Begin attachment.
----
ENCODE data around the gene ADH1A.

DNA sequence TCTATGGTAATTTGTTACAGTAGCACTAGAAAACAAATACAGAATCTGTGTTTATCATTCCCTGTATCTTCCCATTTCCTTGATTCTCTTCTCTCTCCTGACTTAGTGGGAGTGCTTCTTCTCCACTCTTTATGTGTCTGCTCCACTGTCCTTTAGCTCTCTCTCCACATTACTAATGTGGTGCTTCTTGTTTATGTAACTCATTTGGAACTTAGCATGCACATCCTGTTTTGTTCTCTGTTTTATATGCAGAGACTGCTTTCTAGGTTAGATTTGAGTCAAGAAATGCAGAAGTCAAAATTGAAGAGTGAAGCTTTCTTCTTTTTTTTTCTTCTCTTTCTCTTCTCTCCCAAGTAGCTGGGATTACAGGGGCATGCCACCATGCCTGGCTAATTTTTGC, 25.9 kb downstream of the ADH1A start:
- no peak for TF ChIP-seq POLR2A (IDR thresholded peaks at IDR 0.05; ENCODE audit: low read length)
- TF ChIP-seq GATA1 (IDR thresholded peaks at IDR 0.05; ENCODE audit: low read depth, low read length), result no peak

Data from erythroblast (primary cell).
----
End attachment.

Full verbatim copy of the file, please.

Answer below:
ENCODE data around the gene ADH1A.

DNA sequence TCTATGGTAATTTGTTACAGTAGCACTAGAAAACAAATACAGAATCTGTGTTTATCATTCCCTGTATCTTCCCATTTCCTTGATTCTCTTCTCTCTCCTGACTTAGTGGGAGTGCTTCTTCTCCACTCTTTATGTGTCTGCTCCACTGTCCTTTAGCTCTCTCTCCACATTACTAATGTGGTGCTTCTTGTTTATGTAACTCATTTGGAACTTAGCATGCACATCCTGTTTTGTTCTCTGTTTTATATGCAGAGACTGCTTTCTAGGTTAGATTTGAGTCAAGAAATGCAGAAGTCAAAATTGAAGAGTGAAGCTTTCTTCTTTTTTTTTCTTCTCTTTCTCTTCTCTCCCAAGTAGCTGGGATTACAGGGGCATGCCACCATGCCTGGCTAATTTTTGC, 25.9 kb downstream of the ADH1A start:
- no peak for TF ChIP-seq POLR2A (IDR thresholded peaks at IDR 0.05; ENCODE audit: low read length)
- TF ChIP-seq GATA1 (IDR thresholded peaks at IDR 0.05; ENCODE audit: low read depth, low read length), result no peak

Data from erythroblast (primary cell).